The average age of a vehicle on the road in the U.S. is now nearing 12 years, and on average those cars require less maintenance than in previous decades. Advancements in vehicle design mean that car owners replace things like brake pads and spark plugs a lot less often than they used to.
Tires, however, still wear out pretty frequently depending on the type of vehicle and how it’s driven.
Tire giant Michelin has unveiled a new Visionary Concept 3D printed tire that could last for many years that relies on 3D-printed treads rather than air. The company displayed the tire at the Movin’On exhibition in Montreal.
The tire is printed in a honeycomb pattern. Sensors in the tire monitor the tread. When it gets too low, drivers can have new tread printed for the tire – even specific treads for different terrains, driving styles or weather. Drivers can monitor tire condition via a mobile app.
According to Michelin:
“With the aid of 3D printers, it is possible to use just the right amount of rubber on the tire and thus extend its life depending on needs, thereby ensuring mobility in all situations. The tread design is optimized and its depth is reduced in order to reduce its thickness and make the tire more efficient in terms of materials. The tread design is adapted, in accordance with the user’s mobility needs, with a triple concern for comfort, safety and sustainability.”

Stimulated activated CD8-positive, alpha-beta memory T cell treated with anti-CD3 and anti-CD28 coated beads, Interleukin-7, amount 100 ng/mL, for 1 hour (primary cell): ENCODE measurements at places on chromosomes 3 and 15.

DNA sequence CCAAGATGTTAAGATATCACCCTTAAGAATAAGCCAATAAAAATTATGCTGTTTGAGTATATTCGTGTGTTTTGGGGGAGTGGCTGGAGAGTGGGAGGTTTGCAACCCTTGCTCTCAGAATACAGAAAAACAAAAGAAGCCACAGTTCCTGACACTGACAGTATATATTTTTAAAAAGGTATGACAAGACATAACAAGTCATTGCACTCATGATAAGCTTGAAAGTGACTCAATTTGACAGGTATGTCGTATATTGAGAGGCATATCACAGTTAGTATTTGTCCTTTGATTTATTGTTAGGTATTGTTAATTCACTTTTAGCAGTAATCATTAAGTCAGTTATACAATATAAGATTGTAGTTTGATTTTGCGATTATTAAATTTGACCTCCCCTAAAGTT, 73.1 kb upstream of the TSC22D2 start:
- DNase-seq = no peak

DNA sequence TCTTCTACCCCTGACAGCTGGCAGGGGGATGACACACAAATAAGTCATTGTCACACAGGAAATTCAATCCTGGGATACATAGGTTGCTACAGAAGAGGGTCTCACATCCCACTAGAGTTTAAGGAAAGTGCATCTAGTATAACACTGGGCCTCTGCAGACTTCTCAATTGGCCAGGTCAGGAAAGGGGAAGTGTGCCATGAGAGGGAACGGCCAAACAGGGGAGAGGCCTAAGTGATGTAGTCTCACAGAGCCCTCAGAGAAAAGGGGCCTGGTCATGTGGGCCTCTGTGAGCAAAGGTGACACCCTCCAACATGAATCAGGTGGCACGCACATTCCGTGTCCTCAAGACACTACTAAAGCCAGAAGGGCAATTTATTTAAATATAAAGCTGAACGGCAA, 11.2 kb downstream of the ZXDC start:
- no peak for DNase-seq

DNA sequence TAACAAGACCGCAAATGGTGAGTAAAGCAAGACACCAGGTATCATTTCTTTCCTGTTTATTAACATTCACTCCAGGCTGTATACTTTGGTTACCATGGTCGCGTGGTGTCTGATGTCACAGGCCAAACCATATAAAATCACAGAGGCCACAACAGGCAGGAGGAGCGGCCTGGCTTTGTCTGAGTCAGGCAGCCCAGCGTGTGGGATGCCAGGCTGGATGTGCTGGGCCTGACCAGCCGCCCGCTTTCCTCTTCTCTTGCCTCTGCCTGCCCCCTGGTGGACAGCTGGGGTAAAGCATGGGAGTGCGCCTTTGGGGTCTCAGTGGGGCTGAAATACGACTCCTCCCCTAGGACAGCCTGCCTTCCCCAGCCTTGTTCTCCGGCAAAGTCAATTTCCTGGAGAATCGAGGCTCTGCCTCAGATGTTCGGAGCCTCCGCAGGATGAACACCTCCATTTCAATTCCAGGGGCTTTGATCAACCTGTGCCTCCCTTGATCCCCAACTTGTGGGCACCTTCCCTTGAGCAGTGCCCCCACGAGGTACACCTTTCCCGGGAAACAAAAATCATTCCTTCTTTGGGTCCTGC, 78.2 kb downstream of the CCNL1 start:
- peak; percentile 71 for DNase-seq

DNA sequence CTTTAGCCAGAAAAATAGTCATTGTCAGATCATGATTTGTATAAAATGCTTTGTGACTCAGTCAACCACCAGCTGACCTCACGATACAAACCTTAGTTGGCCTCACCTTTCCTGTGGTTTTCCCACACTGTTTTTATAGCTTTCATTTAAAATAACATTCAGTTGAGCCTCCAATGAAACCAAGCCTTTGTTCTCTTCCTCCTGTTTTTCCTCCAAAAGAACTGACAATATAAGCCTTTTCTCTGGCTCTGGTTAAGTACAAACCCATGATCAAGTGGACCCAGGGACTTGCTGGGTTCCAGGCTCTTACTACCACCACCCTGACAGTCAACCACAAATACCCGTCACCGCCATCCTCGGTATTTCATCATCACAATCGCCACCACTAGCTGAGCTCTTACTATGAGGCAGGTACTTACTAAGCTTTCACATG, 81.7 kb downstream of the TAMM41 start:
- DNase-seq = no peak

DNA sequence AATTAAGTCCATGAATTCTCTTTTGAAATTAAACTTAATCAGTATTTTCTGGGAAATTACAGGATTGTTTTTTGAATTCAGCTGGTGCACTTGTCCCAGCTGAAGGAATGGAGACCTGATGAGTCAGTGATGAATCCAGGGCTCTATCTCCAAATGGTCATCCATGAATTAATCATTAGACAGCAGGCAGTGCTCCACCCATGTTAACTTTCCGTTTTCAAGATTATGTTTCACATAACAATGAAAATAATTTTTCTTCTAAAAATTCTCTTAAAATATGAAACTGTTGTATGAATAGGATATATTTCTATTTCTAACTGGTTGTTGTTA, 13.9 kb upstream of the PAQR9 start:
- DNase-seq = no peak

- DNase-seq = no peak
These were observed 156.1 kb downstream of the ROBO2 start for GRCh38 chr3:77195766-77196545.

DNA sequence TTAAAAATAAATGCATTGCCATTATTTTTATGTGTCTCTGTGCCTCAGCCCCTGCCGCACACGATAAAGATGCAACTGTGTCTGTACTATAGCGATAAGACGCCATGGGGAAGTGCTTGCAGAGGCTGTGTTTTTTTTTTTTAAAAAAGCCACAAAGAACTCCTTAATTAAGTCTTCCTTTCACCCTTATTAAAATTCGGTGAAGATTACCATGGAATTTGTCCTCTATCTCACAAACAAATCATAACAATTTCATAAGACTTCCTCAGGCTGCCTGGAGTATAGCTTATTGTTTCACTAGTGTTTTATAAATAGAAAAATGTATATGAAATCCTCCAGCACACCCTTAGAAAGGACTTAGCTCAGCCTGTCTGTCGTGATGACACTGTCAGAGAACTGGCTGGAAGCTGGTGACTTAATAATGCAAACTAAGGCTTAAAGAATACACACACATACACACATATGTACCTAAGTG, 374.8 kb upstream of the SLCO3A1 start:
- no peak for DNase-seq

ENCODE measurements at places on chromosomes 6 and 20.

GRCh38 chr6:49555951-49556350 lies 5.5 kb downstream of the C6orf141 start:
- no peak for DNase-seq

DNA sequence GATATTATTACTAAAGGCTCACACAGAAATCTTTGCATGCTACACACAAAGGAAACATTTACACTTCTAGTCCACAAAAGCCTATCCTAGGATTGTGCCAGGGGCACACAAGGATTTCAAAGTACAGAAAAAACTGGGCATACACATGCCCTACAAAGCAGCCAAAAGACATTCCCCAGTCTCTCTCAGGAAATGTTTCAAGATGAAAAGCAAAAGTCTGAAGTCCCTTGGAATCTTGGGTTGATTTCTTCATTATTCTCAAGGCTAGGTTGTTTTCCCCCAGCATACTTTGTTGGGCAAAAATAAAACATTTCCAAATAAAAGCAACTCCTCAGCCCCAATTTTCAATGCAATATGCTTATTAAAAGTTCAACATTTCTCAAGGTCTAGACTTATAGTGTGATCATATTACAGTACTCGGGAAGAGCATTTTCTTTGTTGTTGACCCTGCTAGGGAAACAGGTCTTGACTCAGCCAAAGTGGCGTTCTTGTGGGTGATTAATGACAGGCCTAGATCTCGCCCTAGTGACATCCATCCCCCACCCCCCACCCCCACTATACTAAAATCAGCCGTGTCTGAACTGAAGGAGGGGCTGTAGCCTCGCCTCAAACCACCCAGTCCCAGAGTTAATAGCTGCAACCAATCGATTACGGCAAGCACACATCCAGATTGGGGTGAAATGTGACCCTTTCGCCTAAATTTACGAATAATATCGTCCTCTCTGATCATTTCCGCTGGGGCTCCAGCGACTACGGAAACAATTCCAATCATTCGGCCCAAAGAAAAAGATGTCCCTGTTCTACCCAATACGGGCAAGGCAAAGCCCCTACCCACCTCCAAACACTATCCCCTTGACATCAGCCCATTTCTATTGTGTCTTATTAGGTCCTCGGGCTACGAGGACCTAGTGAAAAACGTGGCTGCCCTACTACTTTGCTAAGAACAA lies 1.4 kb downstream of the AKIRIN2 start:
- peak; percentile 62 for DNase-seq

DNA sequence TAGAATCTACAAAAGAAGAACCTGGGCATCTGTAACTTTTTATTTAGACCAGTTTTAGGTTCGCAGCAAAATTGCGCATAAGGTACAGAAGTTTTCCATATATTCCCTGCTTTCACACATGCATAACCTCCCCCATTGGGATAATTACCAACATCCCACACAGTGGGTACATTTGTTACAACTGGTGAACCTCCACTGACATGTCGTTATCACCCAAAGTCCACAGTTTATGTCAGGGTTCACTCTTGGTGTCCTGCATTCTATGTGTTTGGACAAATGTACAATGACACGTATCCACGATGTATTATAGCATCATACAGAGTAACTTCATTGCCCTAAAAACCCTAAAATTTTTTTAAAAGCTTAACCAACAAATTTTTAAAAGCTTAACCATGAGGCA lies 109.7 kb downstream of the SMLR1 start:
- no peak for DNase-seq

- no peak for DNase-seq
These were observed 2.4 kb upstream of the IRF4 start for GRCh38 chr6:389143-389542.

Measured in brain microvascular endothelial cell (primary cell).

Because there is no air, the tire can never go flat or lose pressure, even if it is punctured. The tire is printed using biodegradable materials (natural rubber, bamboo, wood, plastic waste, tire chips, cloth, molasses metals, orange zest, and more), and the wheel is also made of recyclable material. When the tire does finally wear out, it can be recycled as well.
The company already offers one type of airless tire – the Tweel – but it is not 3D printed. If you’re wondering what can be done with all those old, non-3D-printed tires if this concept takes off, Emerging Objects has come up with a way to use recycled tires as 3D printing material to create furniture and building panels.
Source: Digital Trends